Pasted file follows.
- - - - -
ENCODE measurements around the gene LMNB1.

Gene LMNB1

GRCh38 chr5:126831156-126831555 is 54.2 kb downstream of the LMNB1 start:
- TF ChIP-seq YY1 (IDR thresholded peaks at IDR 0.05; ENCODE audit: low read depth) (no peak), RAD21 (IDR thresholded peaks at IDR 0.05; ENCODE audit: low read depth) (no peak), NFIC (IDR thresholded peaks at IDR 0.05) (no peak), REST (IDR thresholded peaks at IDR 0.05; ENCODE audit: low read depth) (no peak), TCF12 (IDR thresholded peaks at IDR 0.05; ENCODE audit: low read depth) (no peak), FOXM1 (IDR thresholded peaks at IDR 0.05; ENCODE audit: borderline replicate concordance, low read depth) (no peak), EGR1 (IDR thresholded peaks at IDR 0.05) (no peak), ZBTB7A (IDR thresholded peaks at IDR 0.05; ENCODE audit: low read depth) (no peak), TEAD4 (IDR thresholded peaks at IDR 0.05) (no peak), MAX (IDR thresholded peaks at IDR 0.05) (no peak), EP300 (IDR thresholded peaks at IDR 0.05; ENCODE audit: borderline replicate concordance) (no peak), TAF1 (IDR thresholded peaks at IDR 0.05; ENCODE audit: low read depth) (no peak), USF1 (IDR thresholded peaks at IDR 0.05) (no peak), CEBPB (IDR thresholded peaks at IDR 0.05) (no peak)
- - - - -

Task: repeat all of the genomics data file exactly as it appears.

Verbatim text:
ENCODE measurements around the gene LMNB1.

Gene LMNB1

GRCh38 chr5:126831156-126831555 is 54.2 kb downstream of the LMNB1 start:
- TF ChIP-seq YY1 (IDR thresholded peaks at IDR 0.05; ENCODE audit: low read depth) (no peak), RAD21 (IDR thresholded peaks at IDR 0.05; ENCODE audit: low read depth) (no peak), NFIC (IDR thresholded peaks at IDR 0.05) (no peak), REST (IDR thresholded peaks at IDR 0.05; ENCODE audit: low read depth) (no peak), TCF12 (IDR thresholded peaks at IDR 0.05; ENCODE audit: low read depth) (no peak), FOXM1 (IDR thresholded peaks at IDR 0.05; ENCODE audit: borderline replicate concordance, low read depth) (no peak), EGR1 (IDR thresholded peaks at IDR 0.05) (no peak), ZBTB7A (IDR thresholded peaks at IDR 0.05; ENCODE audit: low read depth) (no peak), TEAD4 (IDR thresholded peaks at IDR 0.05) (no peak), MAX (IDR thresholded peaks at IDR 0.05) (no peak), EP300 (IDR thresholded peaks at IDR 0.05; ENCODE audit: borderline replicate concordance) (no peak), TAF1 (IDR thresholded peaks at IDR 0.05; ENCODE audit: low read depth) (no peak), USF1 (IDR thresholded peaks at IDR 0.05) (no peak), CEBPB (IDR thresholded peaks at IDR 0.05) (no peak)